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Egypt has a staggering wind energy potential. The wind resource is huge and largely unrestricted; the country's industry is developing and the population growing, with demands for ever more electricity; a giant grid loop is being constructed along the Gulf of Suez, with plenty of capacity for wind power plant; and the country's supply system includes enough hydro power to make integration of wind relatively easy. Moreover, Egypt has been identified as a recipient for western aid, with the energy and environment sectors singled out for special attention. A veritable paradise, it would seem, for any wind turbine salesman.

Winds blow at phenomenal average speeds in Egypt across hundreds of miles of unpopulated open land along the Gulf of Suez. The coastal potential is estimated at 20,000 MW for five identified sites: Zafarana, Ras Ghareb, Ras El Behar and Hurghada, with wind speeds ranging between 7.6 m/s at Hurghada, where the wind technology centre is sited, to over 10 m/s at Zafarana where 80 MW of wind plant is in the pipeline, financed by Denmark and Germany. Extensive wind measurements over the past four years have revealed areas of even greater wind potential than previously believed, says Jens Carsten Hansen of the wind test centre at Denmark's national laboratory at Risø. A huge area -- the Gulf of El Zaut -- has been found to have winds with an energy content some 50% greater than those at Zafarana. Winds of up to 11-12 m/s can be found along the coast and up to ten or even 20 kilometres inland.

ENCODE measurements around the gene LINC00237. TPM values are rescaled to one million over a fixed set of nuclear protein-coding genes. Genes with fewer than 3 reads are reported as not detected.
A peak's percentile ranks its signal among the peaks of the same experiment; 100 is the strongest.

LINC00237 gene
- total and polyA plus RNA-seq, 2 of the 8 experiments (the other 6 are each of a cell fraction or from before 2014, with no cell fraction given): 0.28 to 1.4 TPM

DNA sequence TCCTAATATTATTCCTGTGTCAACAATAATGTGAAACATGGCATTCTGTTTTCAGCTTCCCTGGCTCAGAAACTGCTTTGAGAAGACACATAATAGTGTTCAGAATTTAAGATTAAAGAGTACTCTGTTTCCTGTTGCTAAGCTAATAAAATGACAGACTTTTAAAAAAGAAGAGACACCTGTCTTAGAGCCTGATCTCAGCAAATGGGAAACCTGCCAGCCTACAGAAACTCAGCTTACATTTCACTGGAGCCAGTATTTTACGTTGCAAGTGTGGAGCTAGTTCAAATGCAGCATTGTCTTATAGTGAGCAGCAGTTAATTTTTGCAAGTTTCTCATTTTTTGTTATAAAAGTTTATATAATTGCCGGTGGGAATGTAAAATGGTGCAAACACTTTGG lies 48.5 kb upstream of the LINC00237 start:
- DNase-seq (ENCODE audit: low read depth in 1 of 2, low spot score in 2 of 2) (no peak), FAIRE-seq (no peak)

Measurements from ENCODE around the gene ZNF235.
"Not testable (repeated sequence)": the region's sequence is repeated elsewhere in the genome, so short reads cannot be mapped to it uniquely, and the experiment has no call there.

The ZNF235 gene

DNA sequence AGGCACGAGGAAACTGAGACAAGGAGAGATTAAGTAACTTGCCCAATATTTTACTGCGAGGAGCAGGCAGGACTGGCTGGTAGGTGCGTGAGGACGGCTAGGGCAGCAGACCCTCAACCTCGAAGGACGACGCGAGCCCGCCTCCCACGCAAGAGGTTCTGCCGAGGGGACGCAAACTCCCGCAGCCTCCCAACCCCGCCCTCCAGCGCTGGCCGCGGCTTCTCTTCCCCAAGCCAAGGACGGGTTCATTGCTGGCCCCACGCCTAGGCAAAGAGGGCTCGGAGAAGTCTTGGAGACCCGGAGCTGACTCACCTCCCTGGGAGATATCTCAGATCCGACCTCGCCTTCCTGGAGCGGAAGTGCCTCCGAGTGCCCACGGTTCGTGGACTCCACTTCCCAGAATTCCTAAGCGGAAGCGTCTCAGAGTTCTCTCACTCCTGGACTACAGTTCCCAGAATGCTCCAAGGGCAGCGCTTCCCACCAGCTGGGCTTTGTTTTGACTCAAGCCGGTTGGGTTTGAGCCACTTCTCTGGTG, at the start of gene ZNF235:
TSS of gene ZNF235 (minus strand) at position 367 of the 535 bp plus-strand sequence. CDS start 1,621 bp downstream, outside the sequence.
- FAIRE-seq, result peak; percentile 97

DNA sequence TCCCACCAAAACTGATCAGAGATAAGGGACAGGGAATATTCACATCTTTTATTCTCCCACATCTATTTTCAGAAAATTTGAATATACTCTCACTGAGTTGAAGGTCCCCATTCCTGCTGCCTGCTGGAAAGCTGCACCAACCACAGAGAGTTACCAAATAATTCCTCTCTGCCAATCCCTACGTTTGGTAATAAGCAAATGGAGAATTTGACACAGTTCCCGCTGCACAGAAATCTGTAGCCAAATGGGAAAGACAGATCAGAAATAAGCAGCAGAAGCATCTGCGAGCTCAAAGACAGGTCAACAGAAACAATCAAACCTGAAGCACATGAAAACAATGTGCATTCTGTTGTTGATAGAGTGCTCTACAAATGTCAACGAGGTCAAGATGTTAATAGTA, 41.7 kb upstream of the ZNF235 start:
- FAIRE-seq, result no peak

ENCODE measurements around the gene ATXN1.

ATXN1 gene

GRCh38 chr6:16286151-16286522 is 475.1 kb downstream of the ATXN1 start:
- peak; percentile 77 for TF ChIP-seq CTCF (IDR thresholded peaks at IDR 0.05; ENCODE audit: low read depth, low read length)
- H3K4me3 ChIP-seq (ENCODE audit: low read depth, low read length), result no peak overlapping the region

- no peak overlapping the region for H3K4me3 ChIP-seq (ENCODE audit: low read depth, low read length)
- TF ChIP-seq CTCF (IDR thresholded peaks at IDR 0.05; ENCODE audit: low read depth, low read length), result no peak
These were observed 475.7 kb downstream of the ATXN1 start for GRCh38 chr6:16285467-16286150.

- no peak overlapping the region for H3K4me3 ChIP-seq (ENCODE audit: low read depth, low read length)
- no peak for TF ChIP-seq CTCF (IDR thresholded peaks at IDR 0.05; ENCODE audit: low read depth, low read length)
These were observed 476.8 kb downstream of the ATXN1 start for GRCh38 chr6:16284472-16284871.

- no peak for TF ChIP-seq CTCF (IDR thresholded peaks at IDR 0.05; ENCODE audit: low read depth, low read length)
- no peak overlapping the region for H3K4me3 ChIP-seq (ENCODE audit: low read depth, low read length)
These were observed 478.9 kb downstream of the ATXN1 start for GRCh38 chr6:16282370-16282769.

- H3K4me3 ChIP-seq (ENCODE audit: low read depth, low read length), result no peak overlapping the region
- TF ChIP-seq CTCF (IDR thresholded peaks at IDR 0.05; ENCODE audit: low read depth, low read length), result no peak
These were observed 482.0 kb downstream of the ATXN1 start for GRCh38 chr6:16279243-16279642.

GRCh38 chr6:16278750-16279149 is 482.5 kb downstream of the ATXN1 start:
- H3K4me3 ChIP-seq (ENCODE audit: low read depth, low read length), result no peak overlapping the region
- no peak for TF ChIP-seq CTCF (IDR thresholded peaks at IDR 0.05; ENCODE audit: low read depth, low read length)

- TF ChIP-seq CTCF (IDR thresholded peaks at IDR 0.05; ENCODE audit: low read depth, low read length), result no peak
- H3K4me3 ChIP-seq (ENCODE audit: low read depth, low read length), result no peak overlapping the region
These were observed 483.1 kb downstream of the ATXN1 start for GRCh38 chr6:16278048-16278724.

"We know much more about the wind now. In 1990 it was impossible to say where projects could be placed or what the potential was because we did know enough about the wind," says Hansen. He points out that a project in Egypt would produce 50% more than the equivalent project in Denmark. The potential of the 80-square kilometre Zafarana site alone is 600 MW, with the expectation that it will all be developed within ten years.

Zafarana is also blessed with being just off the route of Egypt's massive electricity grid expansion programme. The 40 kilometre link to Zafarana should be completed this year, only requiring construction of a sub-station, scheduled for June 1997. Longer term plans for Egypt's grid include a link to neighbouring Libya, opening up the potential for export of electricity, including that generated from wind energy.

Historically, Egypt, home to the Aswan dam, is used to having a never ending source of clean energy. Until 25 years ago, cheap hydro power made up a large proportion of its electricity supply. Today nearly 80% of Egypt's power comes from fossil fuel, mainly oil and gas plants. Many Egyptians feel politically uncomfortable about this reversal to dirty power technology and the growing likelihood that the country will become dependent on imported oil.

With wind on the agenda as an alternative, bird studies of the whole of the Gulf of Suez have been carried out. The area lies within striking distance of a major avian migration route, but the studies reveal there should be no problem at all at Zafarana. The spring migration has still to be studied before a final report is published, but there is no indication that Zafarana, or Hurghada, lie in flight paths, assures Hansen. "There are few areas of the world where several thousand wind turbines will have such little impact," he adds.

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